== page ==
Lessons Learned at the Olympics

Michael Gasparino@gaspoCorrespondent IFebruary 26, 2010

Maybe it's just me, but when I hear 'Finland,' I think of the Monty Python song .

I should probably think about Teemu Selanne or Saku Koivu or Mikka Kiprusoff, because those guys could very well knock off the U.S. in the semifinals this afternoon.

Finland is a funny team. When the Olympics roll around, all the talk is about Russia, Canada and Sweden, with an eye on the pesky Czechs and some "can the U.S. do it?" thrown in for good measure. No one talk about Finland. And yet, they're almost always in medal contention.

It could be a pitcher's duel with Ryan Miller against Kiprusoff, but this whole Olympic tournament has been dominated by the netminders. Roberto Luongo has stepped in to help rescue the Canadians, Jonas Hiller was the top goalie in the tournament until the Swiss were dispatched in the quarters, and Jaroslav Halak has been outstanding for the Slovaks.

Just ask Russia how important goaltending is. Yvgeni Nabokov was about as effective as an umbrella in a hurricane against Canada the other night, but blame the coach for (a) not pulling Nabokov after the first period, or (b) not giving Ilya Bryzgalov—who has 32 wins and six shutouts for Phoenix—a shot at starting.

There are a few other lessons we've learned at the Olympics thus far, and here's hoping some of them find their way back to the NHL.

- More action, less commercials . How awesome has it been watching these games with commercial breaks that are shorter and less frequent? Will never happen with the NHL, so enjoy it while it lasts.

- I was disappointed that the Olympics weren't being played on the big ice , but I have to say the pace of these games has not disappointed at all. Lots of up and down, exciting play, which has more to do with the talent level and motivation than it does with the dimensions. It's playoff hockey every game.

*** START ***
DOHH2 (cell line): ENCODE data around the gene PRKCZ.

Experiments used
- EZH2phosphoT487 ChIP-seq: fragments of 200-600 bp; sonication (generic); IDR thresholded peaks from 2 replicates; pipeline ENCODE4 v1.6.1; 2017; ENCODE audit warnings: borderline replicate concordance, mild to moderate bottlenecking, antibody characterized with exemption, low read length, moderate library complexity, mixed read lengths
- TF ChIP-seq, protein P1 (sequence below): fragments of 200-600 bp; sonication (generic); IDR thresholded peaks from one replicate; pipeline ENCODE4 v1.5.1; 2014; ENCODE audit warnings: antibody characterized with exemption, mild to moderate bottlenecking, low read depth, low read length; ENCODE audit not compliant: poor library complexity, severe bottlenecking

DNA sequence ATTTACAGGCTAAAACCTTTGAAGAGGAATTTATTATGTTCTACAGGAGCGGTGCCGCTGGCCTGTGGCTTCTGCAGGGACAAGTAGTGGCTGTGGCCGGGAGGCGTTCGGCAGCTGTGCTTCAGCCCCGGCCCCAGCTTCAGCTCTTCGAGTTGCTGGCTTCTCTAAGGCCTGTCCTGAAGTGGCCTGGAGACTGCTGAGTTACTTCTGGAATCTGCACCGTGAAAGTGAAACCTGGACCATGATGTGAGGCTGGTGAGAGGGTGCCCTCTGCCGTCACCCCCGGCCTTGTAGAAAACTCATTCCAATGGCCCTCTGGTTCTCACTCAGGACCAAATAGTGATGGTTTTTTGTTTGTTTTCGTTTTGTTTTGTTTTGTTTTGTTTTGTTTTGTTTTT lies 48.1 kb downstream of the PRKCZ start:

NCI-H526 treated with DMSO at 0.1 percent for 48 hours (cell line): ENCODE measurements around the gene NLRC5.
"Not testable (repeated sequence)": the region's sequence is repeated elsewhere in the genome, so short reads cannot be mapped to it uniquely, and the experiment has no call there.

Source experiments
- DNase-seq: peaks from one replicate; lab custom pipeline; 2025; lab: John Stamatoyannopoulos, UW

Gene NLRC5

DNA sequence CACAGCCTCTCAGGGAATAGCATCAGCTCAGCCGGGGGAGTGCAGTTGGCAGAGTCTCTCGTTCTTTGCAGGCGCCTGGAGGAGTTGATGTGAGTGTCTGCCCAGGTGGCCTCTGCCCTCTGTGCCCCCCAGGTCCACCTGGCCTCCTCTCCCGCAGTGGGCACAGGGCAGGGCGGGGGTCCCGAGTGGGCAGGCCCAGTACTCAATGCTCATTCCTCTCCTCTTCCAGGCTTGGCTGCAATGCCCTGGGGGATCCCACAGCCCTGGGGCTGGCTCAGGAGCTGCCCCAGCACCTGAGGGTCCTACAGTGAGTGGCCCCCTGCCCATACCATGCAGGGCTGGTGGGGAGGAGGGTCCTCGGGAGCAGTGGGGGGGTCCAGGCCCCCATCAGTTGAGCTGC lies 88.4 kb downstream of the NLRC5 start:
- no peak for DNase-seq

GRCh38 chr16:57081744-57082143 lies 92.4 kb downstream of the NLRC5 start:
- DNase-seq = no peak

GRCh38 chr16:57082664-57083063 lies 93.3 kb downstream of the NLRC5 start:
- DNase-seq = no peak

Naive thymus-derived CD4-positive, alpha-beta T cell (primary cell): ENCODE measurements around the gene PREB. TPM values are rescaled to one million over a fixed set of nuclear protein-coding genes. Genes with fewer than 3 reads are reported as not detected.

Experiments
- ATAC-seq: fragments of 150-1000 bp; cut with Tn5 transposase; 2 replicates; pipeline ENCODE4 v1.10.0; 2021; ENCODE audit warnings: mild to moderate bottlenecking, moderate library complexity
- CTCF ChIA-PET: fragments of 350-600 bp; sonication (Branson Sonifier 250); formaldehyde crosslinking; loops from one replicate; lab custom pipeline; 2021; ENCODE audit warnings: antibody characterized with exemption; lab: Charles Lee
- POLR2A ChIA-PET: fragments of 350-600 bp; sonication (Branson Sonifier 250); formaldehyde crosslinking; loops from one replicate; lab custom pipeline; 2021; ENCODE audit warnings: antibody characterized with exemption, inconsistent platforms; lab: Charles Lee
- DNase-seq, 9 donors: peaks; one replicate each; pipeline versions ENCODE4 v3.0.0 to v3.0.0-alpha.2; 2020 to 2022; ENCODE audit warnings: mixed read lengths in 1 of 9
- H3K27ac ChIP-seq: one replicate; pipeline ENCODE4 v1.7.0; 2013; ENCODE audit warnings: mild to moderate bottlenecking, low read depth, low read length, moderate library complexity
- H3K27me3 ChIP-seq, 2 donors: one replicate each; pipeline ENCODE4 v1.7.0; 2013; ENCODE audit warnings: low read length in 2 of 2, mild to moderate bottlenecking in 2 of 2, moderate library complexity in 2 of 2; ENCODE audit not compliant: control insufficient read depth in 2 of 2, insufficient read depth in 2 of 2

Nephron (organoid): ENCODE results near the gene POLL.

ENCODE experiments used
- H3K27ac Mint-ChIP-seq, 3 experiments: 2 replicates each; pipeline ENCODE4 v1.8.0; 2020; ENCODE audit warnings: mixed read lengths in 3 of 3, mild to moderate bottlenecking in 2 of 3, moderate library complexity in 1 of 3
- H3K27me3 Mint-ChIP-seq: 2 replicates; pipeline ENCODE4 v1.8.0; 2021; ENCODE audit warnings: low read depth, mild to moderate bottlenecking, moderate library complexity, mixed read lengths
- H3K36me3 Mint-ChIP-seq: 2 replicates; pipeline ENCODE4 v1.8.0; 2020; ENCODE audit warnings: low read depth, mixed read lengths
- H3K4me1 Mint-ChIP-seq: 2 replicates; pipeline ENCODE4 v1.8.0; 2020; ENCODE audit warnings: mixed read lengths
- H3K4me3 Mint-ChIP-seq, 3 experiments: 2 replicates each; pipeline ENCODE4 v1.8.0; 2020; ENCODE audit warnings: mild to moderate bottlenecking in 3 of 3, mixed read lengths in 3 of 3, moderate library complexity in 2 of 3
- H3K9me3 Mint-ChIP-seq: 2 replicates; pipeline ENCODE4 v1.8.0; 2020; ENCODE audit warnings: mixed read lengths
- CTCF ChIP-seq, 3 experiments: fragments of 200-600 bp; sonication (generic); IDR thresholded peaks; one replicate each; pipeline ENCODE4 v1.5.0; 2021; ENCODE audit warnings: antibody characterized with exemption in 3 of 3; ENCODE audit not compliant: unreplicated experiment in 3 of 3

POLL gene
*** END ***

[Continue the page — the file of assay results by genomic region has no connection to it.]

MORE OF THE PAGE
- Mark Streit is a terrific hockey player . Islanders fans have known this for a while now, but his Olympic performance, logging mega minutes every night, only seals the deal. Tons of talent. Can't say enough about that pickup by Isles GM Garth Snow.

- Can it be this simple? Three points for a regulation win, two for a win in OT or shootout, zero if you lose. Since the shootout isn't going away in the NHL—Howie Rose can call it 'Home Run Derby' all he wants, it's just too popular—I'd amend that to one point if you make it to the shooutout, but I'd extend the OT to 10 minutes. Done.

- Love those Slovakia jerseys . I'm biased, because I'm half Slovak, but they are sharp. So are the Slovaks, who I will be pulling for big-time against Canada. Hey, Ziggy Palffy is on the team!

I have a confession to make: I was rooting for Russia against the Canadians. I know, I won't be invited to any more cocktail parties at Mike Milbury's house, but I was, if only to bump the "home team" out of the games and level the playing field a bit.

What a waste for Russia. Incredible amount of talent on that team—it just never came together. Blame the coach, blame the KHL-related politics, blame the goalie, but the bottom line is that the superstars came up short. The power play was miserable. How is that even possible with Malkin, Ovechkin, Kovalchuk, Datsyuk, and Gonchar out there at the same time?

No guts, no glory. Is there a word in Russian for 'backcheck?' Apparently not.

One final lesson, which is really more of a confirmation. Milbury and J.R. Roenick are tools. Their defense of Dan Boyle for slew-footing Alexander Semin was mind-boggling. Could Semin have laid off the hard hit at the end of a lopsided game? Sure. But he just finished his check, which the Canadians did all night, which is the kind of hard-nosed hockey someone like Milbury normally respects.

Milbury and Roenick as NBC's primary hockey analysts? They can surely do better than that.

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